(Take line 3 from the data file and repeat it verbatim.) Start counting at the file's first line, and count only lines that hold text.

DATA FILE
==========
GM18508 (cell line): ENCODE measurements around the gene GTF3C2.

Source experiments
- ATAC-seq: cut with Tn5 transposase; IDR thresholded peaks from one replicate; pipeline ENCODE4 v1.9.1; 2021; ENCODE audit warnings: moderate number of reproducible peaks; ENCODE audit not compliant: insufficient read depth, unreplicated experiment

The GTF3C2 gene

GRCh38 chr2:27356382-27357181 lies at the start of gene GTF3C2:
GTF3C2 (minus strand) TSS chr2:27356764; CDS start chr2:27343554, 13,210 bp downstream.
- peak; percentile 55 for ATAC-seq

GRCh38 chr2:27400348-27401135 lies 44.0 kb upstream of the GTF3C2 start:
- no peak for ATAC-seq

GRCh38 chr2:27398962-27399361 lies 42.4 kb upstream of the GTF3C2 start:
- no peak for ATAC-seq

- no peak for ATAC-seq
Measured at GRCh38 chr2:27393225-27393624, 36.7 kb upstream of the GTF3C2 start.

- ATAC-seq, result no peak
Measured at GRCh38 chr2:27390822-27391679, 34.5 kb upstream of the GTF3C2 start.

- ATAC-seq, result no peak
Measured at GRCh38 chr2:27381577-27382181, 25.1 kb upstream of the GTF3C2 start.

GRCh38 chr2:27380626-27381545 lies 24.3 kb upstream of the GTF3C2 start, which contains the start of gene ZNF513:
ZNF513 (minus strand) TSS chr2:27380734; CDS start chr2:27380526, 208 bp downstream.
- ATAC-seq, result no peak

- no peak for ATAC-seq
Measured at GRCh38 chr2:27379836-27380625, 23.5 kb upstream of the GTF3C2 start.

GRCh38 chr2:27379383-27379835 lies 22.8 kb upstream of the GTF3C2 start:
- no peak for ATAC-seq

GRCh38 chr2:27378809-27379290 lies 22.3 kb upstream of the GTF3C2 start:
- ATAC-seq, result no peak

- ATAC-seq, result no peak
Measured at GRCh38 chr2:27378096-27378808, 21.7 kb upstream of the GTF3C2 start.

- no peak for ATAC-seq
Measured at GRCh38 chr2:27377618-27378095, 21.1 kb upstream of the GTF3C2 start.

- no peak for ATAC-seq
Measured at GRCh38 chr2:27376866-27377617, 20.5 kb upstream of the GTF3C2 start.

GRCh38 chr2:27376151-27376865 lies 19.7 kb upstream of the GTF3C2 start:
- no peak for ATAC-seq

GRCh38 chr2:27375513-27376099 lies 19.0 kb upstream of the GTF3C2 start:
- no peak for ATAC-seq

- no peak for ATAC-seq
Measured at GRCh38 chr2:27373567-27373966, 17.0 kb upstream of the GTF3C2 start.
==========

- ATAC-seq: cut with Tn5 transposase; IDR thresholded peaks from one replicate; pipeline ENCODE4 v1.9.1; 2021; ENCODE audit warnings: moderate number of reproducible peaks; ENCODE audit not compliant: insufficient read depth, unreplicated experiment